Sunday, August 11, 2013

State-Owned Enterprises Corn Import Monopoly

China's customs information network issued a statistical report on the rapid increase in China's corn imports. The report includes some tabulations of customs statistics showing a near monopoly of state-owned companies buying exclusively from the United States.

State-owned enterprises are the predominant corn importers in China. During the first four months of 2013, SOEs have accounted for nearly all corn imported--over 1.4 million metric tons of corn. Other types of companies imported a little over 3000 metric tons combined. In 2010, SOEs accounted for two-thirds of imports. That year, private companies imported 35,000 mt while SOEs imported over 1 million metric tons. Foreign-invested companies imported 155,000 mt during 2010. (No data were reported for 2011 or 2012.)

China corn imports by type of importer
2010 2013 (Jan-April)
Import volume Share Import volume Share
Type of enterprise 1000 tonnes Percent 1000 tonnes Percent
State-owned  1,069 67.9 1,444 99.7
Foreign-invested 155 9.8 * *
Private and other  35 22.3 3 0.2
*= less than 1.
Source: China Customs Information Net.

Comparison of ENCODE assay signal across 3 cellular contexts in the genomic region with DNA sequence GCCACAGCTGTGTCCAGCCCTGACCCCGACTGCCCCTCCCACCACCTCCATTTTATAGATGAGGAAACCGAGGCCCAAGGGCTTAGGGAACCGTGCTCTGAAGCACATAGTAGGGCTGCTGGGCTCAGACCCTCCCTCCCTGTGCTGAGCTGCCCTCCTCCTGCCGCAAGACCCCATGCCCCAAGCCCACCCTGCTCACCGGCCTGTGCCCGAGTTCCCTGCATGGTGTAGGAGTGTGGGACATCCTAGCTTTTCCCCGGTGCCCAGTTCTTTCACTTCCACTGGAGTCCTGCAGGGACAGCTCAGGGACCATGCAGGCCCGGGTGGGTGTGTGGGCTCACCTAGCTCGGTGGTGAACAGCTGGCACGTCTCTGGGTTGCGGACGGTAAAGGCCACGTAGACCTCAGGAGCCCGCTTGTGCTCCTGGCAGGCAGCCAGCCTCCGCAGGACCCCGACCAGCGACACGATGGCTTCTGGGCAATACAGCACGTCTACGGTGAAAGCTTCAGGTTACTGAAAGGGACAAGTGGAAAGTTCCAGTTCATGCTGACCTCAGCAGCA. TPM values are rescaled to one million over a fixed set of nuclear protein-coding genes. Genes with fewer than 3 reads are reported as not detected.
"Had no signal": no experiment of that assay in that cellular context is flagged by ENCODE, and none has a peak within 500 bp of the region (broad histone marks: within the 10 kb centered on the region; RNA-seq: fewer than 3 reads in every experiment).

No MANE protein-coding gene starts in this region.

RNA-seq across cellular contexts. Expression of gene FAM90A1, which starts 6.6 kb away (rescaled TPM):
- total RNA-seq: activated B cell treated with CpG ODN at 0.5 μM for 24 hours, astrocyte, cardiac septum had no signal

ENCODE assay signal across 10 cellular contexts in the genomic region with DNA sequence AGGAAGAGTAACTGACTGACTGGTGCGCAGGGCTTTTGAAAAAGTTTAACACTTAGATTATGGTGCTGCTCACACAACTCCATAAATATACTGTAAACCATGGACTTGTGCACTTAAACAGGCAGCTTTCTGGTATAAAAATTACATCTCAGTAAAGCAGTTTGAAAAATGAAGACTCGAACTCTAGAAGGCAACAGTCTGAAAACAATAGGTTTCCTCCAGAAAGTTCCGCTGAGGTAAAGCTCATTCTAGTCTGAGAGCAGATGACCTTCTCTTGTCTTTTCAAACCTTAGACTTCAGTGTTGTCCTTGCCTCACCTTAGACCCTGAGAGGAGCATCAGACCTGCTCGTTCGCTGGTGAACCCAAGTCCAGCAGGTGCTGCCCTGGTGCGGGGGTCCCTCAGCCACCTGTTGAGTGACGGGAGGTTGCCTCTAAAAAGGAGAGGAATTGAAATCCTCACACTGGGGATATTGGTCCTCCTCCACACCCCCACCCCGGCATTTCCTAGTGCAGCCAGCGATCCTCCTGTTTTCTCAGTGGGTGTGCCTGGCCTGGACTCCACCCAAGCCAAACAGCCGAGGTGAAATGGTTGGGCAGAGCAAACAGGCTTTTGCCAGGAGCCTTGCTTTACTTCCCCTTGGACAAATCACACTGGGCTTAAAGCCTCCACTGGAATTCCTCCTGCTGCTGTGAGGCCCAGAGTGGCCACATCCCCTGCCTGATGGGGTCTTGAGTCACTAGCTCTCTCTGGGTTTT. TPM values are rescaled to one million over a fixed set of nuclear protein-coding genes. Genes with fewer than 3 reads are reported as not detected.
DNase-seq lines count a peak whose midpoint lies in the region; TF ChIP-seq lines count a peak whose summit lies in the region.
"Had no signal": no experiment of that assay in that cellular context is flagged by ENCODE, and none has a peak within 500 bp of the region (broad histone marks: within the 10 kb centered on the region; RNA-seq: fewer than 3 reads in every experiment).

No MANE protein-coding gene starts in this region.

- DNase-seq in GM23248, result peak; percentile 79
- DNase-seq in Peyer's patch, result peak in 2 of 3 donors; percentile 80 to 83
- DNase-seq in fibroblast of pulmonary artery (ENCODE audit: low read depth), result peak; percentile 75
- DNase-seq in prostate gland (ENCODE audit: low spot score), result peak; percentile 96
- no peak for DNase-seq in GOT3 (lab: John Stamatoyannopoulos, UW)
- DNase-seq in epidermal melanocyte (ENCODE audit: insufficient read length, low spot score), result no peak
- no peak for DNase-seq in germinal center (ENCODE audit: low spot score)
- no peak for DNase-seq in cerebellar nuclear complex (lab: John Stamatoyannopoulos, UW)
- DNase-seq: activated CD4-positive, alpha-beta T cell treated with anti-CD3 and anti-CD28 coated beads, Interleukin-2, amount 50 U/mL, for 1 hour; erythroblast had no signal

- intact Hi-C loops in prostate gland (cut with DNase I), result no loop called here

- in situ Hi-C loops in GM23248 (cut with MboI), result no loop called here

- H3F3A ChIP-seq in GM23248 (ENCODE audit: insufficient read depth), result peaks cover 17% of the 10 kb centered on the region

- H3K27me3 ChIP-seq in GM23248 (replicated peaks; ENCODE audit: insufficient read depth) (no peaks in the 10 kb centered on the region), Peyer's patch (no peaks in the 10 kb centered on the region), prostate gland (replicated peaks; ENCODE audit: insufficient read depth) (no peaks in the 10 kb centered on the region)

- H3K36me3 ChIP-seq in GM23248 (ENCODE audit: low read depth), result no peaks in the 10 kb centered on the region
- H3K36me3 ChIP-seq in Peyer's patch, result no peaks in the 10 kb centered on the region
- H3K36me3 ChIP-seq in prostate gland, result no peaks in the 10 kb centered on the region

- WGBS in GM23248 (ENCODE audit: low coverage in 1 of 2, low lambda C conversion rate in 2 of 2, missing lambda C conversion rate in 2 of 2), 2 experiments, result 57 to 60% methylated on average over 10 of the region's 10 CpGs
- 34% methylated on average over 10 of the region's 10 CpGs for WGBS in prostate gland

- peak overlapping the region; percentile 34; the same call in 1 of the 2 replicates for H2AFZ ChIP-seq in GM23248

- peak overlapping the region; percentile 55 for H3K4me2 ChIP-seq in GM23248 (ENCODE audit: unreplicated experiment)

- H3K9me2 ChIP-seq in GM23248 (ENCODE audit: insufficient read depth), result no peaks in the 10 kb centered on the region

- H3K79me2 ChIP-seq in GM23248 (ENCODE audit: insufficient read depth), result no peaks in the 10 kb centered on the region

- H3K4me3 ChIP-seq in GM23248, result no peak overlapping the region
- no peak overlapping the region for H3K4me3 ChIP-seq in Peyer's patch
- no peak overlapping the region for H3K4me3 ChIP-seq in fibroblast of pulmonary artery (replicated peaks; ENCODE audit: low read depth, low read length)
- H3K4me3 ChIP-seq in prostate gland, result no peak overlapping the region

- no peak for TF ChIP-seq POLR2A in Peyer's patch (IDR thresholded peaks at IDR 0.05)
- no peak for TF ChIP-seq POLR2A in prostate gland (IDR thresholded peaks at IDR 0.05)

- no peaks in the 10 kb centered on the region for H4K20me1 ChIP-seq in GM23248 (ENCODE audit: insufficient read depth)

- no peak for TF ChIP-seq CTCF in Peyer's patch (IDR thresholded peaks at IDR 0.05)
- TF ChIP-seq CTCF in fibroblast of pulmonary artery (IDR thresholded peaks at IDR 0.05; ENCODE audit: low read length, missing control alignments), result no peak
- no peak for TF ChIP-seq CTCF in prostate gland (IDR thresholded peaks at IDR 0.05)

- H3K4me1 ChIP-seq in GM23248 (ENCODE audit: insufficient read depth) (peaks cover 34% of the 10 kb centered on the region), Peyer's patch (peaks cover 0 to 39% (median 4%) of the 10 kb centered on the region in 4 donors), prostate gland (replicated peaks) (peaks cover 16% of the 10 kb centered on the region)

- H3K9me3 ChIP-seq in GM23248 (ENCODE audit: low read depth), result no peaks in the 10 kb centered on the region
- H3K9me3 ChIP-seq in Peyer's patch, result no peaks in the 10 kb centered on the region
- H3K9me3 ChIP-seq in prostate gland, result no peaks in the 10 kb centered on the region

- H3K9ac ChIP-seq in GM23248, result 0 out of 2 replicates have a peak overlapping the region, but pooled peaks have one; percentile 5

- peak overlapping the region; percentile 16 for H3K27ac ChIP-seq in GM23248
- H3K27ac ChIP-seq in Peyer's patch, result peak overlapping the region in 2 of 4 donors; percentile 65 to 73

The dominance of state owned enterprises reflects their preferential access to import quota and financing. SOEs get half of the 7.2-mmt tariff rate quota for corn each year while the rest is split among hundreds of private sector applicants. Small mills and traders are not even eligible to apply for import quota. 

The report also reveals that nearly all imports come from the United States. During 2011-12, over 97 percent of China's corn imports came from the United States. During the first four months of 2013, 99.8 percent came from the U.S. 

According to the report, China is pursuing a strategy of diversifying corn suppliers. In 2012, China approved Argentina as a source of corn imports, but the grain may be used for processing only. At the end of 2012, Ukraine was approved. The article describes the quick approval of Argentina as giving China an alternative to the United States for sourcing corn. China's quarantine authorities (AQSIQ) signed an initial agreement with Argentina in February 2012 and issued approvals to Argentine exporters only two months later. However, actual purchases from these "alternative" exporters have been small thus far. AQSIQ says Peru and Laos may soon be approved as exporters of corn for processing use.

The reports says it is important to note that Argentina's corn is very similar to that of the United States--about 80 percent is genetically modified (GM). The report describes genetically modified corn as a continuing food safety "hidden danger." The report says that effects of GM corn on human health have thus far been inconclusive, but the report claims that "not a few" domestic and foreign tests have shown that GM foods are a "potential hazard" to animals. Despite having no conclusive evidence of harm, the report urges caution regarding imports of GMO corn.

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